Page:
General Discharge


It started a couple of months before my discharge date of 27 June. I had turned my entire office in to the U.S. Air Force Inspector General because I believed I was putting live at jeopardy by not following regulations.

We had a new commanding officer in the Environmental Health Office. He had yet to complete his 11-week course in the field but was none the less in charge.

He directed me to take several bottles of bleach with me various missile silos we had identified as containing algae growth in the sump. The sump is a large cement basin filled with water, that turns to steam when the missiles rockets are ignited.

Without the water for steam, the rockets heat up the missile, causing it to burn in its hole. This posed a threat to the lives of the missilier’s sealed inside the control room.

After protesting this procedure, I called the GI’s office at Offutt AFB, the headquarters of Strategic Air Command at the time. They sent an inspector to check into the situation.

In the meantime, I had erred. I had gone out side my chain-of-command and I was now being punished through the use of letters of counselling and warning. In the month of April alone I was give six letters all citing various infractions.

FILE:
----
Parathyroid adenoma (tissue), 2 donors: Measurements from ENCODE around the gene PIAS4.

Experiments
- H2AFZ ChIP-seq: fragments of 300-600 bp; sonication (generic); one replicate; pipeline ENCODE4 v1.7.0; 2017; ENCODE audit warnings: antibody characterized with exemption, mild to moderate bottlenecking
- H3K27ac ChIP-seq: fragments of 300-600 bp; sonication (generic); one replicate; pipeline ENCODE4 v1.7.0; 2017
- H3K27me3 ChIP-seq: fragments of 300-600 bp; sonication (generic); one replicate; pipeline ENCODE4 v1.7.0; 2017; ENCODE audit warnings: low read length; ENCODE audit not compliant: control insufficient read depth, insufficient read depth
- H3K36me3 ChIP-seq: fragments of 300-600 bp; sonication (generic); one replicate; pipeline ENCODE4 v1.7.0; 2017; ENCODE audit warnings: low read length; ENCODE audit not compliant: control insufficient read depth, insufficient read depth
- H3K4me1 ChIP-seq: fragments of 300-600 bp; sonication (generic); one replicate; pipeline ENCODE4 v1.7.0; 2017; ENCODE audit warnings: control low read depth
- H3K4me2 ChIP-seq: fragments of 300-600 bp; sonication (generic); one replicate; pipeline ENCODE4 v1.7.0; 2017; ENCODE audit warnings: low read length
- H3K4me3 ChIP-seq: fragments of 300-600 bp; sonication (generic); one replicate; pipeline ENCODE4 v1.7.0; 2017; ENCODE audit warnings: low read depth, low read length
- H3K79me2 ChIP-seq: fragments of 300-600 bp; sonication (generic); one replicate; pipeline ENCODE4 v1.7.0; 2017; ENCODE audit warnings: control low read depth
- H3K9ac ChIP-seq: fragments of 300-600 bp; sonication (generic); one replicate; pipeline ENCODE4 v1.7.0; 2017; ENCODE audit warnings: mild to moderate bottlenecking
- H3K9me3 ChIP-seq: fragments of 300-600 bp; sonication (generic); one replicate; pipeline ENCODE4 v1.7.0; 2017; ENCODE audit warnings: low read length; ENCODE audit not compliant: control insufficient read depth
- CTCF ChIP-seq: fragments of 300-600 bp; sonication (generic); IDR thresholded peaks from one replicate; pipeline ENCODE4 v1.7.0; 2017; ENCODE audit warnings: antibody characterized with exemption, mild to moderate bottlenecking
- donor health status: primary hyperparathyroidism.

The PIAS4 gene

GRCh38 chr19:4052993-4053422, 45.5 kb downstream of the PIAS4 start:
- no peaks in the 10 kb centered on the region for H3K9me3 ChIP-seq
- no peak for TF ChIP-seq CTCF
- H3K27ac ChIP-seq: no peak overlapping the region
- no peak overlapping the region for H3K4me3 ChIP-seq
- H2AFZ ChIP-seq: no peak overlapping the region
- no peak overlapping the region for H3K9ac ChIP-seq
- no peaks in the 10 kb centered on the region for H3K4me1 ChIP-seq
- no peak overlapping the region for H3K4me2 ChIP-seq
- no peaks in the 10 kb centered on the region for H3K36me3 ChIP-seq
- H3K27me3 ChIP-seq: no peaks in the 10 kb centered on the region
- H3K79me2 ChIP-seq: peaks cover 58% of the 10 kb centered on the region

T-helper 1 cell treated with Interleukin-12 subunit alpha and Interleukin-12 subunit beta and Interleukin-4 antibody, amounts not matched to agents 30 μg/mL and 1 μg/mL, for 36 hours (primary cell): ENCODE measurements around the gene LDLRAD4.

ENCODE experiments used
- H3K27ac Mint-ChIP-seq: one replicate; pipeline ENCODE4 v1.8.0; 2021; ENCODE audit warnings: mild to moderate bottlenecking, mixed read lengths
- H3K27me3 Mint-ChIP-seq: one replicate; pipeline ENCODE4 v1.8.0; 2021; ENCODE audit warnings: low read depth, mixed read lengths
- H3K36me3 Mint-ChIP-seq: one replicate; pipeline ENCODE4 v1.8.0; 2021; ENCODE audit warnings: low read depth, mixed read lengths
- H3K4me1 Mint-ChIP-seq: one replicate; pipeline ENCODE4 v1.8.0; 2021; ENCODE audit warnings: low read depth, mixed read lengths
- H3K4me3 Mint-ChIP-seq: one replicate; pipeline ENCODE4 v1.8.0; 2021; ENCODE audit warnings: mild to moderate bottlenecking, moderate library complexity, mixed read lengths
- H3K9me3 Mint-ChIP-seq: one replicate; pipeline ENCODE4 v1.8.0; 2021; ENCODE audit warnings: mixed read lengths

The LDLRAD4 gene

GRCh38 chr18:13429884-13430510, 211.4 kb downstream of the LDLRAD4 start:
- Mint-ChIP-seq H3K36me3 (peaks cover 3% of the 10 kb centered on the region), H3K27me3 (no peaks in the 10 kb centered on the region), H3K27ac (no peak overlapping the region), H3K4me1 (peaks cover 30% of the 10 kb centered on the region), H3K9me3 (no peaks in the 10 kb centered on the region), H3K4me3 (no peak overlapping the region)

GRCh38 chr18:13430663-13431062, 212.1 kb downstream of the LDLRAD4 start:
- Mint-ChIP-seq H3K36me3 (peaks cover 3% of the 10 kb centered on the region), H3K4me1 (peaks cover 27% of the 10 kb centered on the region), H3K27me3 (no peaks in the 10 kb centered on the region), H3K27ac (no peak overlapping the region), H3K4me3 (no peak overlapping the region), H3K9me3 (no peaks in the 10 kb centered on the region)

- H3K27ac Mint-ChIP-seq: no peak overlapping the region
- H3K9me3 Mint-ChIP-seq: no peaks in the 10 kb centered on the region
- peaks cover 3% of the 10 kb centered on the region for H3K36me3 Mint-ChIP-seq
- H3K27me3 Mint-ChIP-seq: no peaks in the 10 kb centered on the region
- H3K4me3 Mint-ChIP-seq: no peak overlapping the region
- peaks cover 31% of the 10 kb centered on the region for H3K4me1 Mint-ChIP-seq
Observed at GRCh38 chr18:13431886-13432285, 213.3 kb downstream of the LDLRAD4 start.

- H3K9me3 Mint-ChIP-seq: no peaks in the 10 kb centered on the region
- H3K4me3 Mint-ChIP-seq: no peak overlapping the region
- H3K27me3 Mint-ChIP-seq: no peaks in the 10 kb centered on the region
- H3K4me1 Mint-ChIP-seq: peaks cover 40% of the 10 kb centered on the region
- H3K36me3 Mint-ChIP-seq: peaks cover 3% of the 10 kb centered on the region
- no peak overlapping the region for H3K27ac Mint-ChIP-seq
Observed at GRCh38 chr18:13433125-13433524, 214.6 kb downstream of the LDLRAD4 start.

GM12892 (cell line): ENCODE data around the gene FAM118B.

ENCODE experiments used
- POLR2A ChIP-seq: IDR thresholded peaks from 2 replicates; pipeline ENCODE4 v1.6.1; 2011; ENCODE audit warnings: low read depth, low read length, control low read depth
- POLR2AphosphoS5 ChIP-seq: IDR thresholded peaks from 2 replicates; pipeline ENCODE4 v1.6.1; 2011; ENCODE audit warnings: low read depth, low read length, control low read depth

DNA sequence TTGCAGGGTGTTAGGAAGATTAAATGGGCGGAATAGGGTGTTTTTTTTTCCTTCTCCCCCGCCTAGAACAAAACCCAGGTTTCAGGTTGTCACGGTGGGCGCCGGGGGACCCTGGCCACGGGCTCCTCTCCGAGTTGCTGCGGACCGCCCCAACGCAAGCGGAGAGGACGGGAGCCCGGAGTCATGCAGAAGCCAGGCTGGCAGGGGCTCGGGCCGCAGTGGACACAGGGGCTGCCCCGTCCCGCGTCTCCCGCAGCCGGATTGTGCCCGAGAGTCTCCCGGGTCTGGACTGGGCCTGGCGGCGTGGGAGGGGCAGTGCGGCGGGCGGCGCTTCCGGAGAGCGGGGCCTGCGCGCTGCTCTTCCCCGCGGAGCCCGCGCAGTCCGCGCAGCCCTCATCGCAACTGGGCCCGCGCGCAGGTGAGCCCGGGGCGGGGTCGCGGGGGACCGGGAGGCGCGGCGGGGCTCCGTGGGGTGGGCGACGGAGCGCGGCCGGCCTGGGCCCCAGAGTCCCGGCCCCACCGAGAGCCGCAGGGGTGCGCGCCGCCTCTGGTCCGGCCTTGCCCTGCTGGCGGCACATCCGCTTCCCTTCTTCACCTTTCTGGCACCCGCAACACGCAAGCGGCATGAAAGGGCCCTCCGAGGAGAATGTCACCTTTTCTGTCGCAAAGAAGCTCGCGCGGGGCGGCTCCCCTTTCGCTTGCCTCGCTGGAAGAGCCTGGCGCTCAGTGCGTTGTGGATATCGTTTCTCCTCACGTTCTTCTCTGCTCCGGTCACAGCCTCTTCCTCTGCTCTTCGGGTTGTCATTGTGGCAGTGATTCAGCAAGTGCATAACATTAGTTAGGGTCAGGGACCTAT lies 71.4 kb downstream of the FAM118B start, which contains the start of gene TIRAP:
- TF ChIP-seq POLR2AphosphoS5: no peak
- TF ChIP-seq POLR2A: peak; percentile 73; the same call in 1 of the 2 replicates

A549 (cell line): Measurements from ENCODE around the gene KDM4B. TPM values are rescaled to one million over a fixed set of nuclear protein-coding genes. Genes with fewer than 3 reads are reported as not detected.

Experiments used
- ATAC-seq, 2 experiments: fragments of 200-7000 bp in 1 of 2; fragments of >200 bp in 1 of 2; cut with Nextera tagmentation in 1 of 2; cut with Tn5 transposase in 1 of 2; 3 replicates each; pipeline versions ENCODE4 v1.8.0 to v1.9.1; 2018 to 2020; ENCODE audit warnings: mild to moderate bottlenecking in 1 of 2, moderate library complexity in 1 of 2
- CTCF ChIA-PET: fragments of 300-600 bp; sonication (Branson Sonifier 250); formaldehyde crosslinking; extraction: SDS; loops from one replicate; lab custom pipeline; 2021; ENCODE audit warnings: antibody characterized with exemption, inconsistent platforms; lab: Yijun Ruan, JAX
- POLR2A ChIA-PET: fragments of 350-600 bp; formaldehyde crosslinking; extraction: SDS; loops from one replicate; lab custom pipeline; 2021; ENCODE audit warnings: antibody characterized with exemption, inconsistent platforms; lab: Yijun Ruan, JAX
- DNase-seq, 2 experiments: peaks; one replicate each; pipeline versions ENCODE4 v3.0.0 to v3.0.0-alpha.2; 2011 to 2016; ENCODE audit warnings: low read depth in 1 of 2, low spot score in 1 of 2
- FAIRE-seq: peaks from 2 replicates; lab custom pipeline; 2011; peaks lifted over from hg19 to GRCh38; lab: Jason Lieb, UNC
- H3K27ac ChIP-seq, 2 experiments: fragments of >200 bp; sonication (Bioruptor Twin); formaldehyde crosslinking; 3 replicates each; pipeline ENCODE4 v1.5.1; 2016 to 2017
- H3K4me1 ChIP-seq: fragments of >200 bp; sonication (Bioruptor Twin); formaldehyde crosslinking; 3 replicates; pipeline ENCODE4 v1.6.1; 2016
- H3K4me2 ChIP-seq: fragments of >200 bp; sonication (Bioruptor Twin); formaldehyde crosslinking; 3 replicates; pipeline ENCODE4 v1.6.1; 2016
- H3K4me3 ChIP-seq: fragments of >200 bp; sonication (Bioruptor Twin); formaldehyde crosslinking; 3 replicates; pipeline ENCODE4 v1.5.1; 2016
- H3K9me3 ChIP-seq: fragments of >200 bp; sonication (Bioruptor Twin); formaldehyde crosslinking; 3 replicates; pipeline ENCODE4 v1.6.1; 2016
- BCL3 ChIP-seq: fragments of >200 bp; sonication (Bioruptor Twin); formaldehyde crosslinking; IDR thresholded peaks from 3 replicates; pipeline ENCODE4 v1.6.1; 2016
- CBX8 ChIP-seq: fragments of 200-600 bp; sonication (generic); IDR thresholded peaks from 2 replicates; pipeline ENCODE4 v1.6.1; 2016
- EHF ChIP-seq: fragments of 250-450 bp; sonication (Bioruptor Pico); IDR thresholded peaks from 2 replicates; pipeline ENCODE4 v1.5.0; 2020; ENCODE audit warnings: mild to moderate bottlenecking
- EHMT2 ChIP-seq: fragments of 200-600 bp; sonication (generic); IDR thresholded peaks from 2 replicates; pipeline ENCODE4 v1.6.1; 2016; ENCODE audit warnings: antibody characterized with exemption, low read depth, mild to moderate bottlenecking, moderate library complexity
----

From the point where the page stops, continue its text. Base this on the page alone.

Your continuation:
Then came the big one. I was sent on emergency leave by my C.O., after he decided I needed to go home and be with Dad, who had jus’ been diagnosed with colon cancer.

Jus’ before leaving I was asked to house-sit a Staff Sergeant’s home while he and his wife were on leave. I watched the house for a few days and then gave the keys to the NCO’s subordinate.

A few days later, while in Klamath, I called my co-worker and friend, Dave Barber. He told me I was accused of having taken stuff from the Sergeant’s home.

It was 01 June when I returned to Warren AFB. Twenty-six days later I was given a General Discharge under Honorable Conditions, having been accused finally of misappropriation of personal property.

It was the only charge they could muster against me after I requested a court martial. Anything else and they’d have to honor my request.

After spending an extra night on base, sleeping on Dave’s floor, I left Warren AFB one last time. I spent one more night in Cheyenne sleeping on the couch at my friend, Deanna Hurless before catching a Greyhound heading west to California.

I learned quickly sometimes doing the right thing comes with a very steep price.

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